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Polyester Die-Cut Lidding - The Australasian View

In some quarters within the Australian and New Zealand markets polyester die-cut lidding is seen as “new” and “unproven”. Not so, writes John Savage, Business Development Manager based in our Sydney office.

“Since joining Chadwicks in 1998 we have had polyester in our offering. A move away from alternative structures has not been as speedy as in Europe due to what has been interpreted as an uncertainty about the product. In many ways, aluminium has been too easy to seal and dispense as compared to the earlier versions of polyester which was fine from a production point of view but as we have all experienced, aluminium is prone to tear when over-sealed and can be less consumer friendly than polyester”.

Polyester has come a long way in the past 12 years or so and with the technical know-how from within the Clondalkin group, the polyester offered by Chadwicks is second to none compared to other versions of the product commercially available.

Chadwicks' first major customer in the region to convert from aluminium to polyester was Berri (now part of National Foods). Berri has been supplying juice and water packs to major airlines for many years and sold the conversion to their customers by way of easy opening and improved graphics that polyester offered. Also with polyester being approx. 1/3rd lighter than aluminium, multiplied out over a 12 month period, this meant a significant reduction in weight carried on an aircraft. An industry where every kilo saved is extremely important.

Technical Manager Paul Whelan flew out from the UK and supervised the conversion at Berri’s plants in Townsville, Brisbane, Sydney, Kyneton (Vic) and Perth. This is all part of the Chadwicks service although in recent times we have the added benefit of local technical support if required.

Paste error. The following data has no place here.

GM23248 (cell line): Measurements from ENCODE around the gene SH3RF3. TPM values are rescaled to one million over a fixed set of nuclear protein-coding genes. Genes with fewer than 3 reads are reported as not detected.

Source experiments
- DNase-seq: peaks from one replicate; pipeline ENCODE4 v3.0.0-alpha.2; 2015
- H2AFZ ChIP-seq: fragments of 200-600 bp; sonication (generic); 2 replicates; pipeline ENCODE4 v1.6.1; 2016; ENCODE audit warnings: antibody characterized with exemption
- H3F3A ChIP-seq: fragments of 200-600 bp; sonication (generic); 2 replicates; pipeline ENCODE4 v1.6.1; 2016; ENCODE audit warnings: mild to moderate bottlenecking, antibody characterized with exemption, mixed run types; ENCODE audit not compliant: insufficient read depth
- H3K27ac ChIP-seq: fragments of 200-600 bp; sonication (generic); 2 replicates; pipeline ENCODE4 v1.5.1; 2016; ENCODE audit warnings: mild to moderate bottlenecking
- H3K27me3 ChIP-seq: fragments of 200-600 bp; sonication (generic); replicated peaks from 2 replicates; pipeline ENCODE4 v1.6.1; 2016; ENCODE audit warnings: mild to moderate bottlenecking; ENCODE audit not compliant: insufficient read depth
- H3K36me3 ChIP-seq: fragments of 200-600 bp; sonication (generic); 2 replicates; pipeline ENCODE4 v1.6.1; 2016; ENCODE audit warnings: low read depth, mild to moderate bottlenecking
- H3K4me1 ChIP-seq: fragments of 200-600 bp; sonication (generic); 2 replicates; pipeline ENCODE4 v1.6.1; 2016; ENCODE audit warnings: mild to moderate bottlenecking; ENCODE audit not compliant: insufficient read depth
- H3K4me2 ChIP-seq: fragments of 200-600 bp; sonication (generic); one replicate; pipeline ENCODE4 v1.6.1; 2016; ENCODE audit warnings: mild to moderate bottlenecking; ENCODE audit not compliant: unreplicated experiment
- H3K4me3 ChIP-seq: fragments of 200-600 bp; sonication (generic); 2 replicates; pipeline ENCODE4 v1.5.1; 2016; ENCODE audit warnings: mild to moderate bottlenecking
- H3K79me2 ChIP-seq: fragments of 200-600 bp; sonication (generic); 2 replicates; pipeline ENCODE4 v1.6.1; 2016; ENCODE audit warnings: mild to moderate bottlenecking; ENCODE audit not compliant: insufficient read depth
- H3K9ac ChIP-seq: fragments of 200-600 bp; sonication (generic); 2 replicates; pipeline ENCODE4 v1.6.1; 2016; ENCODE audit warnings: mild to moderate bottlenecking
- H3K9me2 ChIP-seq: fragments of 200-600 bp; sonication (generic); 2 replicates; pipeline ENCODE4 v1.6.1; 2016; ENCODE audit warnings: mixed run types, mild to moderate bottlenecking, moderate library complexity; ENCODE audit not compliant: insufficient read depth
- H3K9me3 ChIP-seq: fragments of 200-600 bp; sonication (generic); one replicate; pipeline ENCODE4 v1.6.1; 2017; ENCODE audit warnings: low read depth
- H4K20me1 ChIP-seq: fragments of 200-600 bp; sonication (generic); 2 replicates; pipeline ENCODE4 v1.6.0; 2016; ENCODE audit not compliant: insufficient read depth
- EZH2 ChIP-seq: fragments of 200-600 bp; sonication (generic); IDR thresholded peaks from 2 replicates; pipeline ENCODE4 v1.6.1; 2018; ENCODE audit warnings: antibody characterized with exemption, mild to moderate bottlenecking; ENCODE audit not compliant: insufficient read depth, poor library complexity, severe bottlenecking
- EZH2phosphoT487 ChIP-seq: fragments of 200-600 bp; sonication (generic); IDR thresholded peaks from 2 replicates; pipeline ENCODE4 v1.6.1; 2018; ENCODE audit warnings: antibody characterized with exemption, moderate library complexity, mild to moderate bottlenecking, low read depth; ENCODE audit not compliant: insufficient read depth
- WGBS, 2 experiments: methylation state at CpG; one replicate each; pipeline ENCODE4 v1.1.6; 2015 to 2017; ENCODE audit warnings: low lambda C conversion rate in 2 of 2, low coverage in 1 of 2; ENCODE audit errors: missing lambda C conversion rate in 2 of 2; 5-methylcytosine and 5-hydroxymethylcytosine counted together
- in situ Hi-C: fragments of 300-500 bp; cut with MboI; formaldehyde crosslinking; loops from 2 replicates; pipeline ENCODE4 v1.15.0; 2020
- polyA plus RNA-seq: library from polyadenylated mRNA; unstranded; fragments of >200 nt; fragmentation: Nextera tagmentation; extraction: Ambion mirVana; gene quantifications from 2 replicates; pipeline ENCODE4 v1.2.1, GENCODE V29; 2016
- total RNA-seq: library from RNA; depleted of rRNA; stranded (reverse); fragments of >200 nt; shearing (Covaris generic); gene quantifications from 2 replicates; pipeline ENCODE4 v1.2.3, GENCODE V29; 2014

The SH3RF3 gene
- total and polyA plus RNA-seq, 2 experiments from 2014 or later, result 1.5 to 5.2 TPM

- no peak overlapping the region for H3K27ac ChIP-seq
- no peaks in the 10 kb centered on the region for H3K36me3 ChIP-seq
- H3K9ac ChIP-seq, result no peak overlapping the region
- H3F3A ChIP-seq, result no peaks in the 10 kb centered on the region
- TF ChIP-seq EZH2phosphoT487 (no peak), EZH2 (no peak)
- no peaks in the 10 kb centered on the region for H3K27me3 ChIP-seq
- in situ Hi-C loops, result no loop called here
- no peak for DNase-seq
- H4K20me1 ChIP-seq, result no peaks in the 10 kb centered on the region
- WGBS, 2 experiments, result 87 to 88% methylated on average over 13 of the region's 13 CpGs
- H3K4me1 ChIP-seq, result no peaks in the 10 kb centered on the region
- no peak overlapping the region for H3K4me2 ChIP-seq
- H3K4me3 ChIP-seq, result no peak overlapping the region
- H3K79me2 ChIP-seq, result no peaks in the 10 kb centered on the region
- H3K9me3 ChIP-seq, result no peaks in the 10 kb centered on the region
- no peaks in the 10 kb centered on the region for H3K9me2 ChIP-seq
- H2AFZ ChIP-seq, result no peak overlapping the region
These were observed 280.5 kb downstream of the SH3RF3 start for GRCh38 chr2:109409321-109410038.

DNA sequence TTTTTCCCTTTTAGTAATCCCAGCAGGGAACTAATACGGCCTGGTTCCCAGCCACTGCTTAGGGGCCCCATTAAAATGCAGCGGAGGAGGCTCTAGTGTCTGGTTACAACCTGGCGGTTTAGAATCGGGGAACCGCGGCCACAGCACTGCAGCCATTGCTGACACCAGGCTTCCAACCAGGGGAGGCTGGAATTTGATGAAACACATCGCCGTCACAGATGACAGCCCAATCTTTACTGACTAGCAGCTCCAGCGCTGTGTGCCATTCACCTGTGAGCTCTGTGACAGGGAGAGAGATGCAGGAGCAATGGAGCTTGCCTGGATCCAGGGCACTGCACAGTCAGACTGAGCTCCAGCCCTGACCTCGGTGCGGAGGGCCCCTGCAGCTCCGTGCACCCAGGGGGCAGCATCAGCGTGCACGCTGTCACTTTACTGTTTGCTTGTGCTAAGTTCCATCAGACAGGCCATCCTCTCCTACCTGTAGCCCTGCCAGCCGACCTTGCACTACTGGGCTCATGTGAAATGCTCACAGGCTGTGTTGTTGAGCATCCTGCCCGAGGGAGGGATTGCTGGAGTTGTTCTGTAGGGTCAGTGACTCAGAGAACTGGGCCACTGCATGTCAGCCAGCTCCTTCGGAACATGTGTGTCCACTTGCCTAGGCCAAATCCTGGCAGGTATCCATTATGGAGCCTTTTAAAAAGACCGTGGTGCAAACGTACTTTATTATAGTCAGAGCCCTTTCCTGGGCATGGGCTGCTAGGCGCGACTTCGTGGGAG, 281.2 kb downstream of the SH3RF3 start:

Nestle Echuca (now a Fonterra company) moved to polyester at around the same time as Berri with their 500grm and 1kg yoghurt packs. Originally, Chadwicks had solved Nestle’s problems with star cracking during transit on their 1kg packs by introducing an aluminium/pe laminate in place of lacquered foil. A move to polyester was a natural progression and apart from the improved appearance, offered a cost saving.

More recently Bacchus Distillery, amongst others, is using Chadwicks polyester to pack alcoholic shots. This gives Bacchus a point of difference to their competitors and believe that the easy peel/non tear characteristics leaves the consumer with a much better option when drinking straight from the vessel.

You will also find Chadwicks Touch Clear polyester in your Woolworths supermarket used for packing salads. The clear polyester lid along with the matching polypropylene tub produces a high class package which naturally, is of the utmost importance to Woolworths.

In New Zealand, Chadwicks polyester is being used at three Fonterra plants (Tip Top Ice Cream, Takanini and Kapiti) in various applications including packing of ice cream. General Mills uses polyester for a hot fill application which demonstrates the versatility of the product.

Furthermore in New Zealand, Chadwicks polyester is used on aircrafts for water packing. In this instance polyester is seen as a better product than aluminium due to the highly sensitive nature of water.
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